The Surprisingly Entertaining History Of The Income Tax

Mar 24, 2012
Originally published on May 22, 2012 10:07 am

The U.S. has a really conflicted history with the income tax. For most of American history, there was no income tax at all. At one point it was ruled unconstitutional.

Today, income tax is the federal government's main source of revenue. That raises a question: How did something that was once so strange to us become so central?

The answer includes a few wars, a Supreme Court justice on his deathbed, and Donald Duck.

For More: Read our post, "From Abe Lincoln To Donald Duck: History Of The Income Tax"

Subscribe to the podcast. Music: Nero's "The Promise" and Danny Kaye's "I Paid My Income Tax Today." Find us: Twitter/ Facebook/ Spotify/ Tumblr.

Copyright 2018 NPR. To see more, visit http://www.npr.org/.

(SOUNDBITE OF ARCHIVED RECORDING)

PRESIDENT BARACK OBAMA: We need to change our tax code so that people like me and an awful lot of members of Congress pay our fair share of taxes.

MITT ROMNEY: I said today that we're going to cut taxes on everyone across the country by 20 percent, including the top 1 percent.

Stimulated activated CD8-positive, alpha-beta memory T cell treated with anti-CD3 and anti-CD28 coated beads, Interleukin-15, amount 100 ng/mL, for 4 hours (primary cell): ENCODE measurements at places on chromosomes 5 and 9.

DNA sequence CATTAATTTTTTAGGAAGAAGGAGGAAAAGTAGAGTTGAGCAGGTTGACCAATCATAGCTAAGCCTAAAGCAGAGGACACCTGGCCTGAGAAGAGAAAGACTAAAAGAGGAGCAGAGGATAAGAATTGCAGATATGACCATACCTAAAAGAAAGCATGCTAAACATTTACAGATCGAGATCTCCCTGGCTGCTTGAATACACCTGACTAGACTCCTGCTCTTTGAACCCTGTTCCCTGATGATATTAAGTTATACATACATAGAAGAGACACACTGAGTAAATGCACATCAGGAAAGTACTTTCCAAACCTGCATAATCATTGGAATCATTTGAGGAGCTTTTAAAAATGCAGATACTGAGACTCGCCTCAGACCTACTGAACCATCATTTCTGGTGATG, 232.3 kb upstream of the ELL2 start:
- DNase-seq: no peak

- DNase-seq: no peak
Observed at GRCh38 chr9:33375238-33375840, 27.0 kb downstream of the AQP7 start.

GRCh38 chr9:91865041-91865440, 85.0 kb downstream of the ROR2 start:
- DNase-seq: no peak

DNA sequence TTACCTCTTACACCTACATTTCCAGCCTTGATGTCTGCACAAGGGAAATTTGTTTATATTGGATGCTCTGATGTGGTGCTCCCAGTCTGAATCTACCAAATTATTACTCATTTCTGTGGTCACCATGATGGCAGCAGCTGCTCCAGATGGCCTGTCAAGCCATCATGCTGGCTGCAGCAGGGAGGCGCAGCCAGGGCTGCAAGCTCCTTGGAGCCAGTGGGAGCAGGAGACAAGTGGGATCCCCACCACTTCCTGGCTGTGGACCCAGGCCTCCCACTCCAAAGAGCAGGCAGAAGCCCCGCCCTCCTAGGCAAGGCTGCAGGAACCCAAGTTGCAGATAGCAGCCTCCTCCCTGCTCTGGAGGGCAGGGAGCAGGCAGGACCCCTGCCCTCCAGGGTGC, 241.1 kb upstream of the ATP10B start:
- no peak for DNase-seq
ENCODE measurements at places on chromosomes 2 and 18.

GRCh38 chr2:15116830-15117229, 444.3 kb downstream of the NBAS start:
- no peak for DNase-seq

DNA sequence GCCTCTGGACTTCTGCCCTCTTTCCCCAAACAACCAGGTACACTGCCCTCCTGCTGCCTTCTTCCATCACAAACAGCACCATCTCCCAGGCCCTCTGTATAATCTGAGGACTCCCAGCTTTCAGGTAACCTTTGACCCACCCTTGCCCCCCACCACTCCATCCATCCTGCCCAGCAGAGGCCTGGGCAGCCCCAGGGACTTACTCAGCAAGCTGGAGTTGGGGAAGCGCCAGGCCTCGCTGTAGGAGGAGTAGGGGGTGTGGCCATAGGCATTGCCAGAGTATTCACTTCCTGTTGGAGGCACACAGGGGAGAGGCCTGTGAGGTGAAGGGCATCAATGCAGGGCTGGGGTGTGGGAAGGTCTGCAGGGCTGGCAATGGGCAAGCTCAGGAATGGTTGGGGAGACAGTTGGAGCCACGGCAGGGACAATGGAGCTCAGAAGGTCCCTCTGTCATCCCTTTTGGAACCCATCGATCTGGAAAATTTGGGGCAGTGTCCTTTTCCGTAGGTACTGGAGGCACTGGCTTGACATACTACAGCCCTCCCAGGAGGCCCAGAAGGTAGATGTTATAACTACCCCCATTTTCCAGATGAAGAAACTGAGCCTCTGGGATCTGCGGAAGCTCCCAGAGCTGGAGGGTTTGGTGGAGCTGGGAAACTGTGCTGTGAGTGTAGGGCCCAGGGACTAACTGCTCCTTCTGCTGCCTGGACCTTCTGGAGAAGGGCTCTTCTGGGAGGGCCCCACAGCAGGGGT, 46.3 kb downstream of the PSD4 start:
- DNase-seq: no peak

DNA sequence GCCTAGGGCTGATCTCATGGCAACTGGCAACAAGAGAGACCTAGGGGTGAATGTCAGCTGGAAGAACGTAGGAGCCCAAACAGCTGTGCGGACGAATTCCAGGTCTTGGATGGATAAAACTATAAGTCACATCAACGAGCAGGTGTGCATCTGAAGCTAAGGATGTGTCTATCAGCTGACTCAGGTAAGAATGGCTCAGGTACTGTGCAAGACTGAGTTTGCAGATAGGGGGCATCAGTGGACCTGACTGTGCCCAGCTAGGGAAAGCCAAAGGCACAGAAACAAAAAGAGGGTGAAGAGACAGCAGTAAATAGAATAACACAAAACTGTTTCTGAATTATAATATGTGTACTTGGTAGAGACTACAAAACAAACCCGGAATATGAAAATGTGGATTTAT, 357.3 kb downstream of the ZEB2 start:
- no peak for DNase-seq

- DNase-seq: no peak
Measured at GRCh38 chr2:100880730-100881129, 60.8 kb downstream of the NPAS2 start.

(SOUNDBITE OF SONG, "PROMISES")

NERO: (Singing) As long as I don't break these promises, and they still feel oh so wasted on myself. Promises.

DAVID KESTENBAUM, HOST:

Hello and welcome to PLANET MONEY. I'm David Kestenbaum.

ROBERT SMITH, HOST:

And I'm Robert Smith. Today is Friday, March 23. And that was Barack Obama and Mitt Romney you heard at the top talking about income taxes.

KESTENBAUM: On the podcast, we asked a simple question about the income tax. How did this complicated thing come to exist in the first place? It's not explicitly laid out in the Constitution. And for most of American history, there was no income tax.

SMITH: Getting to the income tax that we know and love took four wars, a Supreme Court justice on his death bed and a duck - coming up. But first, the PLANET MONEY indicator with Jacob Goldstein.

JACOB GOLDSTEIN, BYLINE: Today's PLANET MONEY indicator is two. Two giant global banks - Barclays and Deutsche Bank - have said, you know what? Our U.S. subsidiaries, they're not banks anymore.

SMITH: So you're allowed to just do that? You can just change the name of what you are? Pry the B-A-N-K off the front of the building?